By Doug Macron
Galena Biopharma this week announced that it has taken additional steps toward its goal of spinning off its RNAi drugs subsidiary RXi Pharmaceuticals, though ongoing legal disputes with investors continue to raise questions about when, and if, the transaction will occur.
The company said that its board of directors has declared a conditional spin-off stock dividend of one share of RXi for each outstanding share of Galena. The dividend will be payable on March 8, and the distribution of RXi shares is expected to occur within 60 days.
Upon completion of the distribution, RXi will operate as a standalone company, Galena President and CEO Mark Ahn said in a statement.
Threatening this plan, however, is a series of lawsuits filed by investment groups with stakes in Galena, all of which allege that protections within securities-purchase agreements require the biopharmaceutical company to buy back millions in devalued warrants.
RXi was established in 2007 as a pure-play RNAi spinout of CytRx. Early last year, the company announced that it was merging with peptide immunotherapy firm Apthera in a bid to diversify (GSN 4/7/2011). Through that deal, Apthera's management took control of the new firm, which retained the RXi name, and cut away much of its RNAi research and development as it pushed a non-RNAi cancer therapy to the forefront.
Despite Ahn's assurances that the merged company remained “committed and focused” on RNAi, a few months later it announced that it was changing its name to Galena and that all of its RNAi assets would be moved into a new subsidiary called RXi (GSN 12/15/2011).
Notably, Galena also said it would retain RXi's Nasdaq listing and eventually spin out RXi into a separate company that would trade on the over-the-counter market as a penny stock.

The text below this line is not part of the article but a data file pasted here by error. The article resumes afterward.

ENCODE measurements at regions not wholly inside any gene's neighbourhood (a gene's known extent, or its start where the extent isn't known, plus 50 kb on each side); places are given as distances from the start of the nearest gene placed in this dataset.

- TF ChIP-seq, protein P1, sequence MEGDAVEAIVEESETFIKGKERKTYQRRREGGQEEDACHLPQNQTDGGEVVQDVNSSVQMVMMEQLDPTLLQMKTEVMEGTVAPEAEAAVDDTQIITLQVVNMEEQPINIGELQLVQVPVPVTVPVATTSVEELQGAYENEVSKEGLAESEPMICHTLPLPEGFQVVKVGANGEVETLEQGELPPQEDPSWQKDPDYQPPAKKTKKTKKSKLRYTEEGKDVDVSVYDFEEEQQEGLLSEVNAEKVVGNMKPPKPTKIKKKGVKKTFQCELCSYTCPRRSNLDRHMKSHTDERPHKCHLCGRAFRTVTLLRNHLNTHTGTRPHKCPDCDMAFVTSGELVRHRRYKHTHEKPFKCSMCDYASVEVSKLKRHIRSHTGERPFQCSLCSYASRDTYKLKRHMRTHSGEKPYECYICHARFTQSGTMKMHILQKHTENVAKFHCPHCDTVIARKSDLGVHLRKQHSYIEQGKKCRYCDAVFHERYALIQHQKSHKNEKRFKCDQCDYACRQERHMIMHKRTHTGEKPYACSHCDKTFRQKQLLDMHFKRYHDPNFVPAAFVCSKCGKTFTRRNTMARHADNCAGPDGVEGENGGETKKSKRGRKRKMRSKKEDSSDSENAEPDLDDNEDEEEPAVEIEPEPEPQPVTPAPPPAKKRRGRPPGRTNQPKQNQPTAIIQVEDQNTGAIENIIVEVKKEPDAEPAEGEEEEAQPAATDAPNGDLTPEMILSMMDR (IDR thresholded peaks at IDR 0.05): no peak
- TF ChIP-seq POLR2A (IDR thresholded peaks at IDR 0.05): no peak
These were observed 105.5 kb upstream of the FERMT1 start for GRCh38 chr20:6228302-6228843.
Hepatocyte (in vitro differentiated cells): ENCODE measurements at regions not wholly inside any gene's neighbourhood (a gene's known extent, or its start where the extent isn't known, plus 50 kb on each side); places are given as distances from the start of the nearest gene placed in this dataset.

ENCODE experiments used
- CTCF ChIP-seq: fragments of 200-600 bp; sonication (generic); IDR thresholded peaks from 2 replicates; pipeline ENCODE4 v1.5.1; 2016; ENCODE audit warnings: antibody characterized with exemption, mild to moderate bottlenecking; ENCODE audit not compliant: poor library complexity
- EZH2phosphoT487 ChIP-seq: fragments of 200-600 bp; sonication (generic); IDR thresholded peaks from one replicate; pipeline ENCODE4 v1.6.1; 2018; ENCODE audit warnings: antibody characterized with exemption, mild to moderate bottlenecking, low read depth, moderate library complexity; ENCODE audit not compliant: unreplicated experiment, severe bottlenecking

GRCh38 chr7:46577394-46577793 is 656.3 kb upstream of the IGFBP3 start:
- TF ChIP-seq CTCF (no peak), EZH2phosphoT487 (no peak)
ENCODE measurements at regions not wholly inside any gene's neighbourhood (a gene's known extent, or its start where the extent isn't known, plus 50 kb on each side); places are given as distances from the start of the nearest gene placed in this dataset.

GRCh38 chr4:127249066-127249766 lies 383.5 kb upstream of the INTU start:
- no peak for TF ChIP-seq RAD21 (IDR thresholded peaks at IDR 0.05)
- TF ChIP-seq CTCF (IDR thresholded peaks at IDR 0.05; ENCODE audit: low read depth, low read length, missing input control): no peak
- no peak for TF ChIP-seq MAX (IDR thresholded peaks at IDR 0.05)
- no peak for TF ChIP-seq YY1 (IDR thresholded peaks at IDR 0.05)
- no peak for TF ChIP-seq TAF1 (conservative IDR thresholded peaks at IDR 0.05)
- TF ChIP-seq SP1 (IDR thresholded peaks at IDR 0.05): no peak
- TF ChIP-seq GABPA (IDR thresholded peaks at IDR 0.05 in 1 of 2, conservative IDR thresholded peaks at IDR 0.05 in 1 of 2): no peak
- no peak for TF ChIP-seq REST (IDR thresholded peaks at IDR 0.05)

Concurrent with the spinoff announcement, Galena also said that it had signed agreements with two institutional investors — Tang Capital Partners and RTW Investments — to sell 83 percent of the new RXi for $9.5 million. The firms also agreed to buy $2.5 million in Galena stock, of which $1.5 million would be passed along to RXi.
Shortly thereafter, however, Galena, Tang, and RTW amended their deal, cutting the price for Galena's stock from $1 to $0.65 a share, lowering the equity's value to $455,000. Galena was still obligated to give RXi $1.5 million.
According to court documents, this change in valuation raised the ire of certain Galena investors, who had participated in an April 2011 equity sale and held warrants for Galena stock with a $1-per-share exercise price.
Allegedly, all the investment groups asked Galena to buy back the warrants, which was their right pursuant to the terms of the April offering, but the drug developer refused.
In December, the first lawsuit over the matter was filed by Hudson Bay Master Fund, which is seeking $1.4 million in damages (GSN 12/22/2011). The next month, a group of firms — Tenor Opportunity Master Fund, Aria Opportunity Fund, and Parsoon Opportunity Fund — jointly filed similar litigation seeking $1.5 million (GSN 1/19/2012).
At the end of January, Cranshire Capital Master Fund filed suit against Galena seeking $1.3 million, and in February, Iroquois Master Fund joined the fray with a $1 million lawsuit (GSN 1/26/2012 & 2/9/2012).
Galena has not responded publicly to the suits as it has been observing a US Securities and Exchange Commission-mandated quiet period related to the planned RXi spin out. However, it has filed responses to all four complaints that deny any wrongdoing and seek the dismissal of the lawsuits.
According to the litigation, Galena is required to buy back the warrants if asked under certain conditions, including in the event of a “fundamental transaction,” such as the merger or consolidation of the company with or into another.
In responding to the suits, Galena has denied that such a transaction occurred. Company officials were not available for additional comment this week.
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